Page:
Not the best shot. Yet. This is the best of several of the Hoodies I attempted with the limited time I had.

Hooded Mergaser

Next try will be tried with a bit more experience.

This Tri-colored Heron was too busy fishing to care much about me and provided a nice shot.

Tri-colored Heron

Thursday, December 06, 2007

Urban Northern Shoveler

The Ring-necked Ducks have been increasing in good sized flocks recently but they seem to be sticking mainly to Lake Cherokee instead of their usual hangout of Lake Davis. I suspect it is due to the low water levels Lake Davis has suffered all year long. Lake Cherokee stays more or less at a constant height and is full of fish and leg room.

Therefore, Lake Davis is fairly quiet right now. Only it's regular Mallards, other ducks and geese and Moorhens as there along with some just arriving American Coots. Don't even hear the Kingfisher this year.

Then I get an email from Ellen Rocco saying she has spotted a Northern Shoveler on the south shore of the lake. She had mentioned that she thought that it appeared to be a male in non-breeding plumage. It was nearly dark and I knew I wouldn't be there in time to check it out and mentioned that I hoped it would stick around until the morning.

I dropped the kids off at school the following morning and swung by the lake on the way home. Sure enough, in the same spot described the night before, was a Shoveler feeding with a few Mallards near the shore.

Northern Shoveler

Just over a year ago I found a female Shoveler in a retention pond behind a warehouse but other than that Shovelers tend to stick to the coasts. This is definitely the first one I have seen at Lake Davis.

Wish we could get some other coastal goodies over here!

Sunday, December 02, 2007

Red Fox Sparrow

What a way to start December! Finally got photos of a Fox Sparrow after all this time.

Red Fox Sparrow

I found my first Fox Sparrows on our trip to Washington state. Unfortunately, all the best shots I took of them were stuck on the one digital camera card I have ever had go bad. Knock silicon...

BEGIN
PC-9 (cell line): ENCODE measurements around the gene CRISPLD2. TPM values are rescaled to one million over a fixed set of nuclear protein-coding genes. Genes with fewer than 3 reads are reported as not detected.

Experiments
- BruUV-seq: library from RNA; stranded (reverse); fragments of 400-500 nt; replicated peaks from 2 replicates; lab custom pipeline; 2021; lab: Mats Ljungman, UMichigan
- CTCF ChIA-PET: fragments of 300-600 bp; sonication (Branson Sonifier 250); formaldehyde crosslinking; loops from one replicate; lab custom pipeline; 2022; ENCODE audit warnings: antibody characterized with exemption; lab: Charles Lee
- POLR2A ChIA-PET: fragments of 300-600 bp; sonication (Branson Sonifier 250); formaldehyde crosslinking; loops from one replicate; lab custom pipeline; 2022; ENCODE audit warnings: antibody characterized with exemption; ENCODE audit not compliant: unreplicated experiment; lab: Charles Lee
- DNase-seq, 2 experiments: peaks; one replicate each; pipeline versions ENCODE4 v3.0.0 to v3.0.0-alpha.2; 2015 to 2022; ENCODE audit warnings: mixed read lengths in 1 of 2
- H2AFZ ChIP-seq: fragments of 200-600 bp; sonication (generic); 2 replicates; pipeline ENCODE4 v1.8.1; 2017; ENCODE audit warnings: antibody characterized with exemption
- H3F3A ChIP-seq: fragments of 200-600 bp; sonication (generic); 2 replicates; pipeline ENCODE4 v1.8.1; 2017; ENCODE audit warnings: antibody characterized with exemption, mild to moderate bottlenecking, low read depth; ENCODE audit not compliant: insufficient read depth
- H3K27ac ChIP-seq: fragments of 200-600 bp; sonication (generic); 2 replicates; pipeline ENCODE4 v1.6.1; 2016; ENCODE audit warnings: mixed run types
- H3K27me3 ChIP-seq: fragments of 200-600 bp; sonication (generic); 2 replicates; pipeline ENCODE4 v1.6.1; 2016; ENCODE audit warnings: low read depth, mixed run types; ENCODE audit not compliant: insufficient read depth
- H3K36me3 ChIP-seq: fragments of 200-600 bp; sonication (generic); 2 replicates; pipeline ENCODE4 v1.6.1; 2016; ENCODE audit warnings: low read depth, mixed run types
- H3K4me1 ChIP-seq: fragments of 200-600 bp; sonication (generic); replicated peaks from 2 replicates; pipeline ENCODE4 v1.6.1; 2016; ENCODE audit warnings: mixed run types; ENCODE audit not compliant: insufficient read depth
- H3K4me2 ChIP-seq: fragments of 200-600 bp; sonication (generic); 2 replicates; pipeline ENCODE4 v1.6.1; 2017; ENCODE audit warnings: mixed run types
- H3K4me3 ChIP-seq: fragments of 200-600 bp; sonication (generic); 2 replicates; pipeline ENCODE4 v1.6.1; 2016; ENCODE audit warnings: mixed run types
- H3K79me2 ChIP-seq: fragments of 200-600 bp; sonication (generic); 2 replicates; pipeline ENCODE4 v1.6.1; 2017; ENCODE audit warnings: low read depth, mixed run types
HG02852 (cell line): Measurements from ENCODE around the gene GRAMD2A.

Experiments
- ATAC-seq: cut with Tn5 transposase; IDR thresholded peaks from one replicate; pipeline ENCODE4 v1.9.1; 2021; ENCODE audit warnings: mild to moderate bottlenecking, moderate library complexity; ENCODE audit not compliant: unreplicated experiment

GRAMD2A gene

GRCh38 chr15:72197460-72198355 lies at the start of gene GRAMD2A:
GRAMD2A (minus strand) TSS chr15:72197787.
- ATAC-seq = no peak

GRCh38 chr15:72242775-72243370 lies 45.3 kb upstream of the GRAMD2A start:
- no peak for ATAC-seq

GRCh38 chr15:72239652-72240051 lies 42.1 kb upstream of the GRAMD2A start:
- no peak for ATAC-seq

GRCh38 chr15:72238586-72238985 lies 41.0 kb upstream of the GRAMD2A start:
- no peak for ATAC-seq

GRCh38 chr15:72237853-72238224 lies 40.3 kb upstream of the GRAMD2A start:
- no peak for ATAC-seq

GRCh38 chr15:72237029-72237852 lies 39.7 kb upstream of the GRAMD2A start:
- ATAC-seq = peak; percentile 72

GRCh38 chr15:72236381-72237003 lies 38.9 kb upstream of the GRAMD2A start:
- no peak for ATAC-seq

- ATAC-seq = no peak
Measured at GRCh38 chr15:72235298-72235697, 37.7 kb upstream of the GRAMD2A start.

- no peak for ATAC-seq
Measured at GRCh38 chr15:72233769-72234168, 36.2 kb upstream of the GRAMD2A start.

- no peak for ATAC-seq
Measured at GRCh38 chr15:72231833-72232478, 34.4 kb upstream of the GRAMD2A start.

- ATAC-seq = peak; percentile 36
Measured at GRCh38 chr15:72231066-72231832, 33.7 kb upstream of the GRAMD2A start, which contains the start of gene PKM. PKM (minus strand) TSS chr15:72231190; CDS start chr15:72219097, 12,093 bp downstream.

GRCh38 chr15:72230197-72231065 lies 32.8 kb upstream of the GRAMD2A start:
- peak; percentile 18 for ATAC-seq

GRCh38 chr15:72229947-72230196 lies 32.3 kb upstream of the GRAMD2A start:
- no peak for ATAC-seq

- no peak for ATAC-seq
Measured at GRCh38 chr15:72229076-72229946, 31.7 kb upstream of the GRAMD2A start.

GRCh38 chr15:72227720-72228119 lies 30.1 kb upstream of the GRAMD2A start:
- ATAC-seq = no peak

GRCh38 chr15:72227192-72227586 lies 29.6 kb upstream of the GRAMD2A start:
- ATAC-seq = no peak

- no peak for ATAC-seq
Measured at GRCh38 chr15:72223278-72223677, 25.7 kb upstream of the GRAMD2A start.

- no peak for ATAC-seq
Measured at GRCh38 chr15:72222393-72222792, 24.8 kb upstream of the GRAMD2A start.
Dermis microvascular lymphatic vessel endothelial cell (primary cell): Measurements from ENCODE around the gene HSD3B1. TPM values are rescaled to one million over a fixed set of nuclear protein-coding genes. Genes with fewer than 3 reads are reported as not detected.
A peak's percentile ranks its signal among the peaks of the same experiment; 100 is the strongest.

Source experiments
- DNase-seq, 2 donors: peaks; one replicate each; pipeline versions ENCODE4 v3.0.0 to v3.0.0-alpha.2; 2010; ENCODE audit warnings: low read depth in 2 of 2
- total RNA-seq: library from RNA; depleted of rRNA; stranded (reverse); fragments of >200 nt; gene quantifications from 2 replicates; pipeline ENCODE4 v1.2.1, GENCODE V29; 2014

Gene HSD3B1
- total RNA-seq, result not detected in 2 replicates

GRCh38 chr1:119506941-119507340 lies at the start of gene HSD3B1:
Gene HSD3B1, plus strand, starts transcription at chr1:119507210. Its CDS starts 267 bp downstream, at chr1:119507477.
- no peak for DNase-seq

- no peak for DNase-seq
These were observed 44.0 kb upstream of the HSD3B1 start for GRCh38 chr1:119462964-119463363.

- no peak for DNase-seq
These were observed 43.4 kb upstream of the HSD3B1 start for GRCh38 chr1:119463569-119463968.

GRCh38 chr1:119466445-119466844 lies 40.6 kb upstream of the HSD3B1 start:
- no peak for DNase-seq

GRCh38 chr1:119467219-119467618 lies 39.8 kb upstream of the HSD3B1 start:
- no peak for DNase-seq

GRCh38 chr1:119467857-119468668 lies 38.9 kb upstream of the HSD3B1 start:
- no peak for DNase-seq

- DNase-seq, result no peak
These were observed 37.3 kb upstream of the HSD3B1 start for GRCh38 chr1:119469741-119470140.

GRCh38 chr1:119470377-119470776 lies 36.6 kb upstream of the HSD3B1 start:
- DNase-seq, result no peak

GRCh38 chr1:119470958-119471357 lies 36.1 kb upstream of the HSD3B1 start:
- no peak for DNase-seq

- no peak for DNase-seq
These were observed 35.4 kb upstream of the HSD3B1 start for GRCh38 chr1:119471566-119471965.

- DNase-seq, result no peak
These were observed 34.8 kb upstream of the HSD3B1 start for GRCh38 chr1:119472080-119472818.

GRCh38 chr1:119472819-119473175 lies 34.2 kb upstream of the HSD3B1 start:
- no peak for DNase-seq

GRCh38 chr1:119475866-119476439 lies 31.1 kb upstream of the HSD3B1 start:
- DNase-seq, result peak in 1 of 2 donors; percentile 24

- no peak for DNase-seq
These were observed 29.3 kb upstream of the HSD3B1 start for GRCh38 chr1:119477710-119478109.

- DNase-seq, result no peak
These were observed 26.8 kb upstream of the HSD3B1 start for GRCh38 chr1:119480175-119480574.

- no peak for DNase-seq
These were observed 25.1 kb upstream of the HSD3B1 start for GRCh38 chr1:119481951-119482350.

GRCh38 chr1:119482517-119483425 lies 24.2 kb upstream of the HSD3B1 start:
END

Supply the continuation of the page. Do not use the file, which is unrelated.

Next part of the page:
On this foggy morning in Wekiva State Park I finally had a chance to make up for that loss. Even better, with a bird secured in my grasp.

Red Fox Sparrow

With the weight of the bird in the bag, I thought we had a Catbird. It was completely shocking to pull this bird out. They are not suppose to be here.

Red Fox Sparrow

Not that I am complaining.

Red Fox Sparrow

Gets me even more geared up for the Christmas Bird Count in less than
2 weeks.

Wednesday, November 28, 2007

Cooper's Hawk

I had been wondering why I haven't been seeing the hawks lately. The wait is over.

I was just staring out the backdoor enjoying the site of one of the recently banded Western Palm Warblers and Tutfted Titmice when a small bird joined the preening warbler in the laurel tree. Couldn't quite place it. Not a Palm for sure. Maybe a Kinglet.

Suddenly, all the birds froze. We know what that means. Raptor just flew into the party. A dozen Mourning Doves were not pleased but held their positions perfectly still. And me without a camera...

I went out to the van to grab the camera and binoculars and circled to the side of the yard hoping to find the raptor without causing the doves to try and fly past it. A flock of Goldfinches flew in overhead as I made my way back.

I wasn't fast enough. The doves burst upward in all directions and the streaking missle of a hawk dove downward. The mist net shook hard. It was in there!

With no direct entry into the backyard from where I was, I ran back around into the house and out through the backdoor. Maybe it got out. If not, how was I going to deal with it? I have never held a hawk before.

It was there, alright. The intended target dove was also in the net a foot away. How I managed to get the hawk untangled and then the dove with one free hand I am still not sure of.

The young Cooper's Hawk was nice and confused, occasionally looking at me but never tried to bite or grab me with it's talons. I didn't have the Pyle's reference book so I had no idea what size band to put on this bird. I would have to let it go without one.